Street vendors can now sell food and drinks legally across the state of California.
Gov. Jerry Brown signed Senate Bill 946 into law Monday, allowing vendors to operate without any criminal prosecutions starting Jan. 1. The bill, which was introduced by Sen. Ricardo Lara, also authorizes those who have been subjected to previous penalties to be cleared of the sentence, fine or conviction.
The Los Angeles City Council voted to legalize street vending within LA city limits in April, after legalization was first proposed five years ago. The council also approved a motion to prohibit brick-and-mortar businesses from denying street vendors access to sidewalk space.
Growing up in Los Angeles, Lara said he heard stories about sidewalk vendors being arrested or fined. This inspired him to take action in making sure that vendors are respected as business owners and community members who can work legally and safely.
“We have to start seeing sidewalk vendors for who they are – women and seniors, single parents, and micro-entrepreneurs taking that next step to build a business. They aren’t begging on the streets,” Lara said in a statement. “The food and goods they sell is the difference between feeding their families and paying the rent.”
Michael Soller, Lara’s communications director, said that he looks forward to seeing vendors grow their businesses without fear of legal repercussion. Soller added he thinks sidewalk vendors and cities should be aware of the challenges that will come along the way as well.
“Under the bill, cities can start to implement a permit process, as long as they take into account the health safety and welfare,” he said. “Examples could be requiring vendors to get a business license, and ensure that they are paying state and local taxes.”
Victor Narro, a professor in the UCLA Labor Studies program, said he has been working closely with the Street Vendors Justice Coalition councils to analyze the potential outcomes of the bill. The Street Vendors Justice Coalition is a group that advocates on behalf of street vendors to gain a legal permit system for street vending in LA.
“Local activists have pushed to legalize street vending in response to 2016 elections and President Donald Trump’s attack to immigrants,” Narro said. “Most street vendors are immigrants, and so by creating the decriminalization process, the cities and California would never engage in charging vendors with crimes.”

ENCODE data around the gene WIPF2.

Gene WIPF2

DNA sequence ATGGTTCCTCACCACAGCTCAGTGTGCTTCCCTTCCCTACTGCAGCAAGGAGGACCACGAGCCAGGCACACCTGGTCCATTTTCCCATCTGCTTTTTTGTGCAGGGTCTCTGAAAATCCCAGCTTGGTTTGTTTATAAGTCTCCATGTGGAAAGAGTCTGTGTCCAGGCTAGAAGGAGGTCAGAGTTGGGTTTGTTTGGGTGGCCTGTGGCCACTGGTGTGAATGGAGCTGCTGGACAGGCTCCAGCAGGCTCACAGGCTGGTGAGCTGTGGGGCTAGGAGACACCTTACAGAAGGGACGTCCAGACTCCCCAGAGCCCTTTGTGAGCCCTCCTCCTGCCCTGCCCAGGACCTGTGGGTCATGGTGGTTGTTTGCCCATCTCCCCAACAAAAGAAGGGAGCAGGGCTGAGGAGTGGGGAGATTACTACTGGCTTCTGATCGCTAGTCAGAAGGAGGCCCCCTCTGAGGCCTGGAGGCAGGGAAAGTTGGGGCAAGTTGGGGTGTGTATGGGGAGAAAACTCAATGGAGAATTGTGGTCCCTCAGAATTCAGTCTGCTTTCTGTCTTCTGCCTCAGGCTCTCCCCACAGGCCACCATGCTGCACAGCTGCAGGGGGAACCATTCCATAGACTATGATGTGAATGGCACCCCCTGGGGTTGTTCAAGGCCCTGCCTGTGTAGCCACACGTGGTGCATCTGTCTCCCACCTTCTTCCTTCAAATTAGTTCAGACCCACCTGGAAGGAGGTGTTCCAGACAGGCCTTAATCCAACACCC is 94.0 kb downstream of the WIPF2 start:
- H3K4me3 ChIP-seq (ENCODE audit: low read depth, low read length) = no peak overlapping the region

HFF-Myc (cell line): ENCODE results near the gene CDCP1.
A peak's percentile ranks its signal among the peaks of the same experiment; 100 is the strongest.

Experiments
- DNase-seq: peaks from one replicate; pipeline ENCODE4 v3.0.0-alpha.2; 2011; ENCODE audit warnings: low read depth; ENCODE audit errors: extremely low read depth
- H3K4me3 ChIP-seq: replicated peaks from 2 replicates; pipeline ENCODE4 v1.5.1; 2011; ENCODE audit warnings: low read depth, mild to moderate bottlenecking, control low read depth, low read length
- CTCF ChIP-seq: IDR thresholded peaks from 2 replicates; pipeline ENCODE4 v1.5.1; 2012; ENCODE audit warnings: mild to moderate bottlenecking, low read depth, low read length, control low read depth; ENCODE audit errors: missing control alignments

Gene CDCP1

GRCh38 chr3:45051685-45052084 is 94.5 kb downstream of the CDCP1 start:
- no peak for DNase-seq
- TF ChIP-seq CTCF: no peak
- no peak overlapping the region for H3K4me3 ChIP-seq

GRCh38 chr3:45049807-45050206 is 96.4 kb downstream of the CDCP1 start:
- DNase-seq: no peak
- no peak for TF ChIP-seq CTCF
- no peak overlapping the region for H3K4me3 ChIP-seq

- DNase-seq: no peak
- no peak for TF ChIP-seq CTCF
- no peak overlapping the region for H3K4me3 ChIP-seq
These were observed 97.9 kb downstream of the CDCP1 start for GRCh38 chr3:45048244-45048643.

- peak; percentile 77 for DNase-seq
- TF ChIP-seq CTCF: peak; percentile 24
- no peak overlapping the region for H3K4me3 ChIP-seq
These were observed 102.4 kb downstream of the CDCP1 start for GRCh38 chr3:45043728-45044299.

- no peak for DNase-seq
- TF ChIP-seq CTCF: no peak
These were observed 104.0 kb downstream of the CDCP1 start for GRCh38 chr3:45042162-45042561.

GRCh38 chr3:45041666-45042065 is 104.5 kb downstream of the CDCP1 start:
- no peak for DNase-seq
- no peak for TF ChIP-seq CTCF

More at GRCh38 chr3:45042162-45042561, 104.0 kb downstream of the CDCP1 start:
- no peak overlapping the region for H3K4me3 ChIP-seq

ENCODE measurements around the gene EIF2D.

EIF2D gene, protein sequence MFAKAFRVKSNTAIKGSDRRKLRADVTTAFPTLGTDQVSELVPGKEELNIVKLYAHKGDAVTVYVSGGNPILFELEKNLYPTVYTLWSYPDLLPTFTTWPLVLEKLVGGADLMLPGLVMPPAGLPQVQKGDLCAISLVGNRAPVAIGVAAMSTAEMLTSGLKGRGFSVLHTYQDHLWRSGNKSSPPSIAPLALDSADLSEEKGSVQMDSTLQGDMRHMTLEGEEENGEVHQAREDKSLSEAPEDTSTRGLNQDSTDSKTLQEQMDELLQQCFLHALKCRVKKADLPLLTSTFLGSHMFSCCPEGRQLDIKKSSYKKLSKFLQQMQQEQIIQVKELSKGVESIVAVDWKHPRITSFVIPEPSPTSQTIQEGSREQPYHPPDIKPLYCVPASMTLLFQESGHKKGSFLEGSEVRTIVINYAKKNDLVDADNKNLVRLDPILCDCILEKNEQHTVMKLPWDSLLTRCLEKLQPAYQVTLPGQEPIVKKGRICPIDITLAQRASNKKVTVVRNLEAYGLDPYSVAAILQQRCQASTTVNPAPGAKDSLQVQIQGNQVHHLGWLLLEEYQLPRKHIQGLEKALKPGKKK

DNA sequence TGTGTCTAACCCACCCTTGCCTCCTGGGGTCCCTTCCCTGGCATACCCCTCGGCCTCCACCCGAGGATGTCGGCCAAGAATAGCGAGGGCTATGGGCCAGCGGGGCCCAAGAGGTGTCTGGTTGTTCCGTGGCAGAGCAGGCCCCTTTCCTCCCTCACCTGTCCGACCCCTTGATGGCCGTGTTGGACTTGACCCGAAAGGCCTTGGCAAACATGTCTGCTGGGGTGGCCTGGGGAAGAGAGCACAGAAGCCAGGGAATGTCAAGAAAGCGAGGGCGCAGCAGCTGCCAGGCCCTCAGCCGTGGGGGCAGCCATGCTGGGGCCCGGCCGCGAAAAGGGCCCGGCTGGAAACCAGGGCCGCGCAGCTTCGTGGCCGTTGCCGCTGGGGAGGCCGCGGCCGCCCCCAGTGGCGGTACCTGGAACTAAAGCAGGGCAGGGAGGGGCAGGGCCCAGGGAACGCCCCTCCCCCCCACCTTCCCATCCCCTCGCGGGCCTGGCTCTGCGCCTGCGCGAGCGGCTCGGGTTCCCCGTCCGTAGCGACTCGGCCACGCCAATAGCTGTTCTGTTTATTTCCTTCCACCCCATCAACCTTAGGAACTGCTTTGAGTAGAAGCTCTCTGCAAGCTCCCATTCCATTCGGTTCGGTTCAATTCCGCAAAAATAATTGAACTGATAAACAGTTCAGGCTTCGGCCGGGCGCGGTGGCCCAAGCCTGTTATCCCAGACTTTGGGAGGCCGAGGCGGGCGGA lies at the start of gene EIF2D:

Justin Fishman, CEO of The Roast Truck, said he is excited to take advantage of different opportunities and extend his services to more communities across Los Angeles. The Roast Truck, which has been operating for about six months in Westwood Village and Beverly Hills, is a vendor that sells coffee and other beverages.
“The community here has been very receptive and friendly,” Fishman said. “For me, serving the community that we are in and getting people their morning or afternoon drink, that is the best part.”
Fishman added that he and his employees have undergone specialized food manager certification training to ensure they are complying with all safety and health standards. California law requires that all food establishments have one staff member who is a a certified food manager.
“The (food manager certification program) trains you on how you’re supposed to cut food in a restaurant, (and) in a truck as well,” he said. “We make sure (our employees) all have that so people are aware if there is any type of hazard in the truck, or outside, and they know what to do.”
Some students and members of the Westwood community said they hope to see more vendors across the Village and even on campus.
AJ Singh, a third-year cognitive science student, said he supports the bill because the vendors not only provide a convenient option for students, but also help a lot of immigrant families achieve their dreams.
“This would support small businesses and a lot of immigrant families, so I will definitely be in favor of the bill. I support the food varieties and cheaper food the vendors provide,” Singh said.
Leah Skelton, a third-year cognitive science student, said being able to have vendors on campus would allow busy students to purchase food more efficiently.
“Street vendors are quick to go to, usually the lines go pretty quickly, and I anticipate to see a lot more vendors around especially on campuses like this where … restaurants have lines for 30 minutes,” she said.